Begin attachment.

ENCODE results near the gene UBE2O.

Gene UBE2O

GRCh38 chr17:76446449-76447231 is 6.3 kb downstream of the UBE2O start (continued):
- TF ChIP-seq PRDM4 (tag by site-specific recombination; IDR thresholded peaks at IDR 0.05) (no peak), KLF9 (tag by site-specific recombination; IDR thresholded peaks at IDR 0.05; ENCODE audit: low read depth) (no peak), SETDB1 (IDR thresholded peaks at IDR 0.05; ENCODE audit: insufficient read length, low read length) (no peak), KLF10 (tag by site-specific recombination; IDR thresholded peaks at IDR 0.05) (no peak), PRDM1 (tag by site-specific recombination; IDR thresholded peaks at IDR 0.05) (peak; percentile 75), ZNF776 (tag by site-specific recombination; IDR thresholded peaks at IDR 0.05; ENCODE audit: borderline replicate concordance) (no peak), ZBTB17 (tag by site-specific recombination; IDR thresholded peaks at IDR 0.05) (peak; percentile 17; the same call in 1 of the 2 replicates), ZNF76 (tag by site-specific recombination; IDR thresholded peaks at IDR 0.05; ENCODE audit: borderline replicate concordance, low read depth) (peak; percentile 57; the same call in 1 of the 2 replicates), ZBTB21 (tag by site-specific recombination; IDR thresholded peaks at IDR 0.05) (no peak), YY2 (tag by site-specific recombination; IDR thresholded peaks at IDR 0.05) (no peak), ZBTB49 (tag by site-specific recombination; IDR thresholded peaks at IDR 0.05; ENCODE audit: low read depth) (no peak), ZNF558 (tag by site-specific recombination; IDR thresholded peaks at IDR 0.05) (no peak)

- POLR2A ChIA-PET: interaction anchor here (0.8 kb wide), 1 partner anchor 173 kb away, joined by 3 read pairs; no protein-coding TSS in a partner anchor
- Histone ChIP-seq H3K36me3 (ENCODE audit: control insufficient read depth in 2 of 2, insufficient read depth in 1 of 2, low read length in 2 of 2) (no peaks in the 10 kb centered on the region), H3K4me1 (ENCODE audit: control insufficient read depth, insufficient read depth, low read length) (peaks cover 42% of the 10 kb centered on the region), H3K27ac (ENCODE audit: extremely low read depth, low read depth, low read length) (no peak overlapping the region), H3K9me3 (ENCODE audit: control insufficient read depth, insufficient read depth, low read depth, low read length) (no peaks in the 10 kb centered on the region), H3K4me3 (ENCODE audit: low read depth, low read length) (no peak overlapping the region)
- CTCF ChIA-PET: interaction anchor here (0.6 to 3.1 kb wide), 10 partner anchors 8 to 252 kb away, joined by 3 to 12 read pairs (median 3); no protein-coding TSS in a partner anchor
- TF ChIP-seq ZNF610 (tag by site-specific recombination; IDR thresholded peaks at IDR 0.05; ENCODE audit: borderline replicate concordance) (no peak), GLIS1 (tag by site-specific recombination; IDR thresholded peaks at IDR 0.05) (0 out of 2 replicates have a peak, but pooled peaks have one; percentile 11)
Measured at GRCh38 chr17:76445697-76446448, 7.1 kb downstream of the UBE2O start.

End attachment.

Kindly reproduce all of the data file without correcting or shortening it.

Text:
ENCODE results near the gene UBE2O.

Gene UBE2O

GRCh38 chr17:76446449-76447231 is 6.3 kb downstream of the UBE2O start (continued):
- TF ChIP-seq PRDM4 (tag by site-specific recombination; IDR thresholded peaks at IDR 0.05) (no peak), KLF9 (tag by site-specific recombination; IDR thresholded peaks at IDR 0.05; ENCODE audit: low read depth) (no peak), SETDB1 (IDR thresholded peaks at IDR 0.05; ENCODE audit: insufficient read length, low read length) (no peak), KLF10 (tag by site-specific recombination; IDR thresholded peaks at IDR 0.05) (no peak), PRDM1 (tag by site-specific recombination; IDR thresholded peaks at IDR 0.05) (peak; percentile 75), ZNF776 (tag by site-specific recombination; IDR thresholded peaks at IDR 0.05; ENCODE audit: borderline replicate concordance) (no peak), ZBTB17 (tag by site-specific recombination; IDR thresholded peaks at IDR 0.05) (peak; percentile 17; the same call in 1 of the 2 replicates), ZNF76 (tag by site-specific recombination; IDR thresholded peaks at IDR 0.05; ENCODE audit: borderline replicate concordance, low read depth) (peak; percentile 57; the same call in 1 of the 2 replicates), ZBTB21 (tag by site-specific recombination; IDR thresholded peaks at IDR 0.05) (no peak), YY2 (tag by site-specific recombination; IDR thresholded peaks at IDR 0.05) (no peak), ZBTB49 (tag by site-specific recombination; IDR thresholded peaks at IDR 0.05; ENCODE audit: low read depth) (no peak), ZNF558 (tag by site-specific recombination; IDR thresholded peaks at IDR 0.05) (no peak)

- POLR2A ChIA-PET: interaction anchor here (0.8 kb wide), 1 partner anchor 173 kb away, joined by 3 read pairs; no protein-coding TSS in a partner anchor
- Histone ChIP-seq H3K36me3 (ENCODE audit: control insufficient read depth in 2 of 2, insufficient read depth in 1 of 2, low read length in 2 of 2) (no peaks in the 10 kb centered on the region), H3K4me1 (ENCODE audit: control insufficient read depth, insufficient read depth, low read length) (peaks cover 42% of the 10 kb centered on the region), H3K27ac (ENCODE audit: extremely low read depth, low read depth, low read length) (no peak overlapping the region), H3K9me3 (ENCODE audit: control insufficient read depth, insufficient read depth, low read depth, low read length) (no peaks in the 10 kb centered on the region), H3K4me3 (ENCODE audit: low read depth, low read length) (no peak overlapping the region)
- CTCF ChIA-PET: interaction anchor here (0.6 to 3.1 kb wide), 10 partner anchors 8 to 252 kb away, joined by 3 to 12 read pairs (median 3); no protein-coding TSS in a partner anchor
- TF ChIP-seq ZNF610 (tag by site-specific recombination; IDR thresholded peaks at IDR 0.05; ENCODE audit: borderline replicate concordance) (no peak), GLIS1 (tag by site-specific recombination; IDR thresholded peaks at IDR 0.05) (0 out of 2 replicates have a peak, but pooled peaks have one; percentile 11)
Measured at GRCh38 chr17:76445697-76446448, 7.1 kb downstream of the UBE2O start.